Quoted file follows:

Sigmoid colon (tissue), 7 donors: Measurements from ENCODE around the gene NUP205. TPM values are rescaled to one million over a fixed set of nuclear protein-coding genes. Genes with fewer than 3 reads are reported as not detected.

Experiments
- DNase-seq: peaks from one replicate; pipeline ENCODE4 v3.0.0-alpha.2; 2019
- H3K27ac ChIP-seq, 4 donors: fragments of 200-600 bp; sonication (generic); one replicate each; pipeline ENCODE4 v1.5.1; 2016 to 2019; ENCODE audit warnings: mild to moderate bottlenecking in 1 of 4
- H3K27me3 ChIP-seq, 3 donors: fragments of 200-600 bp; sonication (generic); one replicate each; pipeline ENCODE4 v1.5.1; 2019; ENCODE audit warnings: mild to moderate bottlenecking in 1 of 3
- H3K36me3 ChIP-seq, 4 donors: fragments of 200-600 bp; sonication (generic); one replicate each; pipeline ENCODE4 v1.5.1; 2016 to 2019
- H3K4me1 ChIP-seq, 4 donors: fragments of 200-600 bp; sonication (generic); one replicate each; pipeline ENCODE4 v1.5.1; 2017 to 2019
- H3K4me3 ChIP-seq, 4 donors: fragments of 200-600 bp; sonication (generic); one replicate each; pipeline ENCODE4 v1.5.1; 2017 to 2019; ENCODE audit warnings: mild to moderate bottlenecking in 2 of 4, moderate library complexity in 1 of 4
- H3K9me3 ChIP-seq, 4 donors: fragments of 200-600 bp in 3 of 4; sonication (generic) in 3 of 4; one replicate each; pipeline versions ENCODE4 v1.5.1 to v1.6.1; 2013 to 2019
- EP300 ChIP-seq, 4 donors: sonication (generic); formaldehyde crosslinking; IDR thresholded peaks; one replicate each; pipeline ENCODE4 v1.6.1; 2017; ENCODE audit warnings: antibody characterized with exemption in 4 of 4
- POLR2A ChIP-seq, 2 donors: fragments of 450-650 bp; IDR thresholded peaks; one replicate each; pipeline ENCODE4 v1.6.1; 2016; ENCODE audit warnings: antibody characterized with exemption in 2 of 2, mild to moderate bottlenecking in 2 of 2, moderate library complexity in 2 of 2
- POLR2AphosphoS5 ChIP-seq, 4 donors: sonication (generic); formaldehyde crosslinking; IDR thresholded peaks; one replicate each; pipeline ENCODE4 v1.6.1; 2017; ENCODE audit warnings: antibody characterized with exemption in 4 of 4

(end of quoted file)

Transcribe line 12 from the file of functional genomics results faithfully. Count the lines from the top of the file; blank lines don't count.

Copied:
- POLR2AphosphoS5 ChIP-seq, 4 donors: sonication (generic); formaldehyde crosslinking; IDR thresholded peaks; one replicate each; pipeline ENCODE4 v1.6.1; 2017; ENCODE audit warnings: antibody characterized with exemption in 4 of 4